The wildfires of 2015 were the greatest in Washington State history, consuming whole landscapes. But fires did not always do this.
In 1910 the largest wildfire in recorded American history swept through the west, covering nearly 3 million acres. The US Forest Service regional director, William Greeley, believed the fire was the work of the devil, and elevated firefighting to the raison d'etre - the overriding mission - of the Forest Service.
As fire suppression became policy, the logging industry saw the opportunity for larger yields. With the development of the modern chainsaw in the 1920's, clear cutting became the largest funding source of the US Forest Service. When Greeley left his position as Western Regional Director in 1928 he became an executive with the timber company, West Coast Lumberman's Association.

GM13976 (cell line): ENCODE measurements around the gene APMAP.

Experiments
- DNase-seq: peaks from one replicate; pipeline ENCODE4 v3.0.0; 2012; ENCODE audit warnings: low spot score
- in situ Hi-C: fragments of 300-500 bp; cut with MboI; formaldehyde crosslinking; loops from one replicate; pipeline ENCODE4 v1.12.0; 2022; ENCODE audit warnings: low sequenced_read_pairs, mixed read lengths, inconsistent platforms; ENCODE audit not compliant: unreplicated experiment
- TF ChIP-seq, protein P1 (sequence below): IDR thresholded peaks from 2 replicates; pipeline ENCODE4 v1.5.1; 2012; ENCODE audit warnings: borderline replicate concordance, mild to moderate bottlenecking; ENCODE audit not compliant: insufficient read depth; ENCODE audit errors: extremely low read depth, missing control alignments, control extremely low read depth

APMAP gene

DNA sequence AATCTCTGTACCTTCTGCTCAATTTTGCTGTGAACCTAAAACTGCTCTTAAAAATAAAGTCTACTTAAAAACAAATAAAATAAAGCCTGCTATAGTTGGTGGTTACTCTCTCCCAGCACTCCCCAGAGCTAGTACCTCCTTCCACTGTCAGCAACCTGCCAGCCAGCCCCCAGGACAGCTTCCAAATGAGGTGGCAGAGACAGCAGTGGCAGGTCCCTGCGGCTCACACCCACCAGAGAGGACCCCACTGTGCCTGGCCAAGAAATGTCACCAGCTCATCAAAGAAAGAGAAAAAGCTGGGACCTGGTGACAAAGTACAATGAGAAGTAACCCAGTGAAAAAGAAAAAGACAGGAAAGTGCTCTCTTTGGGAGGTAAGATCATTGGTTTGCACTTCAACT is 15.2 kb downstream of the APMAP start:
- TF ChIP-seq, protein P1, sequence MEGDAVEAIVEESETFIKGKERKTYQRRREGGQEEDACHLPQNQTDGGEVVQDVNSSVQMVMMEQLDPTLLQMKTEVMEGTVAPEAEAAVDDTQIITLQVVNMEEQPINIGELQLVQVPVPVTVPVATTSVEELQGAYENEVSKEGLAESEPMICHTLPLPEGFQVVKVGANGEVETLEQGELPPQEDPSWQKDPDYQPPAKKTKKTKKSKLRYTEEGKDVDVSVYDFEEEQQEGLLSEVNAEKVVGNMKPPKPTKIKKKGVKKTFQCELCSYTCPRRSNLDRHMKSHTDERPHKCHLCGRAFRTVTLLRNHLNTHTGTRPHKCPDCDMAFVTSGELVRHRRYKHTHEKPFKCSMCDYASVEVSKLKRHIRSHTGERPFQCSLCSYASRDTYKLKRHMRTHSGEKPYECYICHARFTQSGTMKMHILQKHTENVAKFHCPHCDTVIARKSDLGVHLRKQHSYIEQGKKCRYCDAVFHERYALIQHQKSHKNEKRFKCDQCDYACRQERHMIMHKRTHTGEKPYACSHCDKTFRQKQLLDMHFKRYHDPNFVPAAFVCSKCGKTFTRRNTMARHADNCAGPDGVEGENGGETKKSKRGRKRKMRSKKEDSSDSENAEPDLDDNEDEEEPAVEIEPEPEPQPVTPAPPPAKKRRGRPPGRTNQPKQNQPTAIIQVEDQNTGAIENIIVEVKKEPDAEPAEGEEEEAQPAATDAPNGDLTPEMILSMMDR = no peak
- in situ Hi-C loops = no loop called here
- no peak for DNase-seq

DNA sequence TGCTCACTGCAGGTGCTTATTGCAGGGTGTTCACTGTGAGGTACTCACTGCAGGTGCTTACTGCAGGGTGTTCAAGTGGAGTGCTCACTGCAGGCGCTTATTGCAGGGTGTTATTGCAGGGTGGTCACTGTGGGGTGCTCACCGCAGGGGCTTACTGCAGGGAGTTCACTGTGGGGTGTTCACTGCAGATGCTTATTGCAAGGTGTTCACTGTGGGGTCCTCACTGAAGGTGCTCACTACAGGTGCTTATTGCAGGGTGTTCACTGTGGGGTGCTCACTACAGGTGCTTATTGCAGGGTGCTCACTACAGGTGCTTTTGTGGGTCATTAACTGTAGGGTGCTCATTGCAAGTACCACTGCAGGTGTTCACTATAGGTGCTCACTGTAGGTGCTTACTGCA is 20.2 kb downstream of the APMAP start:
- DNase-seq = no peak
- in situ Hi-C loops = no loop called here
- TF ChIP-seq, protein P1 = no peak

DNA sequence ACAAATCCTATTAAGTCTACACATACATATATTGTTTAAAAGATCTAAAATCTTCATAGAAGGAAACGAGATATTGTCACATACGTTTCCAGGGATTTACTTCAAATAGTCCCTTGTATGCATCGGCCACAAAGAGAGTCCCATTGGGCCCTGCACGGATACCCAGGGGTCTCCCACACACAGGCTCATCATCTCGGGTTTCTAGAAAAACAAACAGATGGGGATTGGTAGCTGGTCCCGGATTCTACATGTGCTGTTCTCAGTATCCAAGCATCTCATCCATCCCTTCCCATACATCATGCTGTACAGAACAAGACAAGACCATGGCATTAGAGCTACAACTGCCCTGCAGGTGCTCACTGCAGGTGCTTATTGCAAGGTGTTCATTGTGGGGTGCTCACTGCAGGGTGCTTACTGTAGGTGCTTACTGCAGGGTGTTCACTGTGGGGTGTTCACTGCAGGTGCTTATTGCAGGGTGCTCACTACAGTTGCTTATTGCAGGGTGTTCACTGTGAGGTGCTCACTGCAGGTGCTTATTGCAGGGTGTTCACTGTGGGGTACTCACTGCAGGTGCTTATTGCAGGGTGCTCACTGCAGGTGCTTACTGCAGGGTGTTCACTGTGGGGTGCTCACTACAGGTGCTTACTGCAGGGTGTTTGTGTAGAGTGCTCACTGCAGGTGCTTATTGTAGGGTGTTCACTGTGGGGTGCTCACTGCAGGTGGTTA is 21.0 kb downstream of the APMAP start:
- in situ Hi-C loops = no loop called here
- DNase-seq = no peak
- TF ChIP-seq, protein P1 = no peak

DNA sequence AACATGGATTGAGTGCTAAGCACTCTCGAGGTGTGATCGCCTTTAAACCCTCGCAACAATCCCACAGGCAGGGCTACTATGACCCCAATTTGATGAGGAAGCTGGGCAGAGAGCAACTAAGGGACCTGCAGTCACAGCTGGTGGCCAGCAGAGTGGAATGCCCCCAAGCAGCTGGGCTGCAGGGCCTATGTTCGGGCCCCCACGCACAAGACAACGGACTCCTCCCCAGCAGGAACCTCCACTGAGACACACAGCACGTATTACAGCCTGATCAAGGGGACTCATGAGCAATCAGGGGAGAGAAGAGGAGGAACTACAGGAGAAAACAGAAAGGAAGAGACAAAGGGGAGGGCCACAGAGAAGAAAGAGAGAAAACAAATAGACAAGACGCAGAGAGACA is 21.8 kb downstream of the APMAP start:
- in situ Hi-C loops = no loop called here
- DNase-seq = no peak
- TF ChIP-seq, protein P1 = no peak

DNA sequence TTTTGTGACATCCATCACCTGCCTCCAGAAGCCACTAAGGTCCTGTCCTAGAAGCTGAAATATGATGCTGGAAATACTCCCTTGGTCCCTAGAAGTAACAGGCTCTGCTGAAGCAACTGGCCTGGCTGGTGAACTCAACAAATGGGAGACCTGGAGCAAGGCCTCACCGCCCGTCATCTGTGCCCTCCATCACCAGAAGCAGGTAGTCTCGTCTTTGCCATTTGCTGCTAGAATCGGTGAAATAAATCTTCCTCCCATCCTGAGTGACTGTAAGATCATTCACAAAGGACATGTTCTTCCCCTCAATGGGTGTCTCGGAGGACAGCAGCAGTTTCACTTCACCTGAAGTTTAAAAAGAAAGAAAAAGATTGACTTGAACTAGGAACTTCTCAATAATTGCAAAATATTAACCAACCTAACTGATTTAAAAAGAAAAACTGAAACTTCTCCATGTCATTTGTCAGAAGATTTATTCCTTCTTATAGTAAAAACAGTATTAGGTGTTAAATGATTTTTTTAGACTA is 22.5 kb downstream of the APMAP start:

Fire suppression for the past 100 years has made the growth after clearcuts congested. Like a garden left unweeded, the trees grow thickly together, competing for water, sunlight and nutrients. Unable to develop bark thick enough to protect against fire, these trees become fuel for the flames.